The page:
Pros And Cons Of Slavery In A Rose For Emily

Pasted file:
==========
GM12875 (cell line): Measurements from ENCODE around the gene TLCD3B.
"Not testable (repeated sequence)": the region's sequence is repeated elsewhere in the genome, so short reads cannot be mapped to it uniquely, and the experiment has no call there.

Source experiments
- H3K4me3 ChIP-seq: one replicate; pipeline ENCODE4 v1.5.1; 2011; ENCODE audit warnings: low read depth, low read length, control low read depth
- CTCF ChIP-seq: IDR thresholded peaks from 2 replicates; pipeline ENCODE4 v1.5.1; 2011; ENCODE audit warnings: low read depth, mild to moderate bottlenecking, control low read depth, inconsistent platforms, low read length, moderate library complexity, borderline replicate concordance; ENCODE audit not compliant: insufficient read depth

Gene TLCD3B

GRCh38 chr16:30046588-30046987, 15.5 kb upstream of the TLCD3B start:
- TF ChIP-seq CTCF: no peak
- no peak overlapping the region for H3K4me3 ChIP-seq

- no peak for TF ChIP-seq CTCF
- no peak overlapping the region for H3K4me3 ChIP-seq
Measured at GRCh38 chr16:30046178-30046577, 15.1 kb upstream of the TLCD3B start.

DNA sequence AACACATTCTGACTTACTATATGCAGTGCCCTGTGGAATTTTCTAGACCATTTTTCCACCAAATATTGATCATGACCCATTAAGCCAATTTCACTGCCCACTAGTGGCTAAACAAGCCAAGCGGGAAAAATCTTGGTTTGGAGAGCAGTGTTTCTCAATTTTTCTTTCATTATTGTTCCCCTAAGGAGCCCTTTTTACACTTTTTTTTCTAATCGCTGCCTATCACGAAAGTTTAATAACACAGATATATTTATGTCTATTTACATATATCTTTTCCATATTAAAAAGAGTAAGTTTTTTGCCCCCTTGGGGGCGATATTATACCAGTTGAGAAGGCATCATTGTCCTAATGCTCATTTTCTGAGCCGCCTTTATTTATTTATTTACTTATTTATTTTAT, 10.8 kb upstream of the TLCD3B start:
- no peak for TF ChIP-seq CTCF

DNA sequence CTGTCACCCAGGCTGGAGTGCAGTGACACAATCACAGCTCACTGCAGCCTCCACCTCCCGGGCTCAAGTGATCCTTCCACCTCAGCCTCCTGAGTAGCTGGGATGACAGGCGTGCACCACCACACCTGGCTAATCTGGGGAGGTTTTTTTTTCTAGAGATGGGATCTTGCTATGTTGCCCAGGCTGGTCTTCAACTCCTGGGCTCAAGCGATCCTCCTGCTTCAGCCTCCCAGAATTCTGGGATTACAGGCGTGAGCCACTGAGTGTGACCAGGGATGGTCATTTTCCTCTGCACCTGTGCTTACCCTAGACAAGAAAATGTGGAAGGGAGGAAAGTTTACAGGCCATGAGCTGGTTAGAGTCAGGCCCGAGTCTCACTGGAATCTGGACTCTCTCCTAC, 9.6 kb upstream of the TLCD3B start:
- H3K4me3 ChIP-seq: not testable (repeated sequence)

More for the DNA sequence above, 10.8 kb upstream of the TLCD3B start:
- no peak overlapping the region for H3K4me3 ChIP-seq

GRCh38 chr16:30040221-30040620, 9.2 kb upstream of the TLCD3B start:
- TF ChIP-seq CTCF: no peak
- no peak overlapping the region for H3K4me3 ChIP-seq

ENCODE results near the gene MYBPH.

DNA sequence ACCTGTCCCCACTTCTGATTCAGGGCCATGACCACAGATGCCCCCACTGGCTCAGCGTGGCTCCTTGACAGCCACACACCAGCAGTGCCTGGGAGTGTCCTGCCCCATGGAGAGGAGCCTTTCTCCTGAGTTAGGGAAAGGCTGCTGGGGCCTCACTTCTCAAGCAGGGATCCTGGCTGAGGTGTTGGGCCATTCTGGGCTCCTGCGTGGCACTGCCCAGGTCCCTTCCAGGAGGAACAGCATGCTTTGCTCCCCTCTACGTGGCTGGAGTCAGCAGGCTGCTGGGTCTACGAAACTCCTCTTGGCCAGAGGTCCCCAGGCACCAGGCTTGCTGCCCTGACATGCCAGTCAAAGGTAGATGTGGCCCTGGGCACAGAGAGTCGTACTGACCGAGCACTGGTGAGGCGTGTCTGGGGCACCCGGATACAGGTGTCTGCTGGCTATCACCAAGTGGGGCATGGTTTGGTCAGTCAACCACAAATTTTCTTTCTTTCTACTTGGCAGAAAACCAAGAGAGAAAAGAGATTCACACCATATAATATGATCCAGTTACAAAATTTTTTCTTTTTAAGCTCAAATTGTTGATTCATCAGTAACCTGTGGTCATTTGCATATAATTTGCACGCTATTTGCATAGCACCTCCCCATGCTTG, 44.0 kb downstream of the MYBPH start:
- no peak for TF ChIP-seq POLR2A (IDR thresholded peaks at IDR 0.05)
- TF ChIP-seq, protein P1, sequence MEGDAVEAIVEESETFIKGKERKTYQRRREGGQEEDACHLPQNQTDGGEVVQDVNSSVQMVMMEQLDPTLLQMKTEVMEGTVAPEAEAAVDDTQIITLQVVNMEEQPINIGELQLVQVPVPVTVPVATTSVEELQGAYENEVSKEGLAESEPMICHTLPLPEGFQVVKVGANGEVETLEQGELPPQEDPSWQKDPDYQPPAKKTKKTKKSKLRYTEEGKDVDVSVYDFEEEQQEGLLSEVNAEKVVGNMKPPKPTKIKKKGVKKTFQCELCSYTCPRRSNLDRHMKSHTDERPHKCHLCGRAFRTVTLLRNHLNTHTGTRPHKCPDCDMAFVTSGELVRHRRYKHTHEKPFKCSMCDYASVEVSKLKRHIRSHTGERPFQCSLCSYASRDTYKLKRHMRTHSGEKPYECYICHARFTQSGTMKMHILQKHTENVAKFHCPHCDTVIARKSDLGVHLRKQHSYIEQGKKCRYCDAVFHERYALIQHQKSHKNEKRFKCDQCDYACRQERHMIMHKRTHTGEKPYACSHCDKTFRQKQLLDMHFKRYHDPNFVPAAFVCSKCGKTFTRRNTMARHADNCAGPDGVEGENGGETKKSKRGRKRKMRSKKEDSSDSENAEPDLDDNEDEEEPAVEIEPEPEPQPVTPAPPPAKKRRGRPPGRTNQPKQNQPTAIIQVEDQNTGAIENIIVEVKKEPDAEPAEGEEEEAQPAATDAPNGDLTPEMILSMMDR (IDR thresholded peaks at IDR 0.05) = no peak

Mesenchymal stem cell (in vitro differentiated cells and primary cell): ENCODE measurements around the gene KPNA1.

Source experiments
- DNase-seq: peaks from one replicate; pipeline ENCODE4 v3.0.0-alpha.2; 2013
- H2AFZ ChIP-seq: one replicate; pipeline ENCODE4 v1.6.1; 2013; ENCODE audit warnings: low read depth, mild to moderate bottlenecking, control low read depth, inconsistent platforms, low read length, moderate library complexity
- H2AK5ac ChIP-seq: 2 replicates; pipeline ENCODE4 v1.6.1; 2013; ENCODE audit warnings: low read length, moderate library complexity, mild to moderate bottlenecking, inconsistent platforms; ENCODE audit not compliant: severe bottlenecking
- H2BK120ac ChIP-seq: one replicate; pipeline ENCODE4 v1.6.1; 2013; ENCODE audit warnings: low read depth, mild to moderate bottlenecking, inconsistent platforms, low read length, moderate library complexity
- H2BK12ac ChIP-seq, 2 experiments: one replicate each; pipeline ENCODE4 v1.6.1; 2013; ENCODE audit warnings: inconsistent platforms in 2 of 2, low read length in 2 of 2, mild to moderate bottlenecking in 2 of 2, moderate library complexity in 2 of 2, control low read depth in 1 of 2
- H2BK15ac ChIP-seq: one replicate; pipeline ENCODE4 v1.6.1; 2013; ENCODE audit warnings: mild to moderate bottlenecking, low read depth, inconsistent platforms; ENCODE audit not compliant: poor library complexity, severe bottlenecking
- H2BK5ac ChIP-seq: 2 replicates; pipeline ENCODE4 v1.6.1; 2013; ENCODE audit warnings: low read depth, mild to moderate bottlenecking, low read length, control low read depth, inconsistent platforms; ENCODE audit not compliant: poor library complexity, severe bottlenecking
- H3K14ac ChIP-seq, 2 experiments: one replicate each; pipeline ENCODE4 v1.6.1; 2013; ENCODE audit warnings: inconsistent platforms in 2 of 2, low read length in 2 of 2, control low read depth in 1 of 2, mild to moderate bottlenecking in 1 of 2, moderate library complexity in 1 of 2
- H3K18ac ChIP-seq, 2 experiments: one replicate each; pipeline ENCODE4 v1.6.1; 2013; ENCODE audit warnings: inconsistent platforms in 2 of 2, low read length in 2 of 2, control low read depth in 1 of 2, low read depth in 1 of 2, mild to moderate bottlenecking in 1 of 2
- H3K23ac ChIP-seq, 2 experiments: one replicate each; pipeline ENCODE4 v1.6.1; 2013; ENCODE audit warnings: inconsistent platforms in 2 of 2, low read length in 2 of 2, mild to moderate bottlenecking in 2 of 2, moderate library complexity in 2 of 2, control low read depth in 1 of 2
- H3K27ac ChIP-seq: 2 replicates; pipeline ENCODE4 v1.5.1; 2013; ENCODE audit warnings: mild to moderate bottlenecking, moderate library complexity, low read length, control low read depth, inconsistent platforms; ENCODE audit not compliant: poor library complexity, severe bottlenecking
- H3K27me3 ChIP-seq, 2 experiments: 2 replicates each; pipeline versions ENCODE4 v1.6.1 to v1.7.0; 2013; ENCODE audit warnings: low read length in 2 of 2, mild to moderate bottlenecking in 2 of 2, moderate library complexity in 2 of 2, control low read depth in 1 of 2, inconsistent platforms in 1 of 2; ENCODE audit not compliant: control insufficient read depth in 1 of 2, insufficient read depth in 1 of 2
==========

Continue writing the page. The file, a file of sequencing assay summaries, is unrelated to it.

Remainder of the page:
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Although Thomas Jefferson believed that slavery was against the natural state of man, he was a slaveowner, his farm depended on slave labor. As well, Thomas Jefferson fathered six of his slave, Sally Hemings, children, yet he promotes the need for slavery to the extent that his arguments are used as the South’s proslavery defense. While hindsight is always clearer, it is apparent that Thomas Jefferson’s physical and mental evaluations of African Americans were insufficient in justifying the needs for slaves, when that has been disproven, even by the free slaves of that time. “A Rose for Emily” by William Faulkner allows a murder to occur as a result of absurd justifications through the time. Thomas Jefferson and the characters in “A Rose for Emily” adhere to immoral actions of murder and slavery, that are insufficiently justified through external and internal justifications. Internal justifications allow the person to change the perception of their actions from immoral to moral. It provides a rationale within themselves, that then builds from their search to hold onto their belief. Clearly, internal justifications do not ensure that the justification that is thought up is moral. As a result, there is usually a cognitive dissonance that occurs because the person that attempts to make his negative behavior justifiable is in denial of a known truth. Thomas Jefferson contradicts himself by acknowledging that slavery goes against the natural state of man, yet the backbone of
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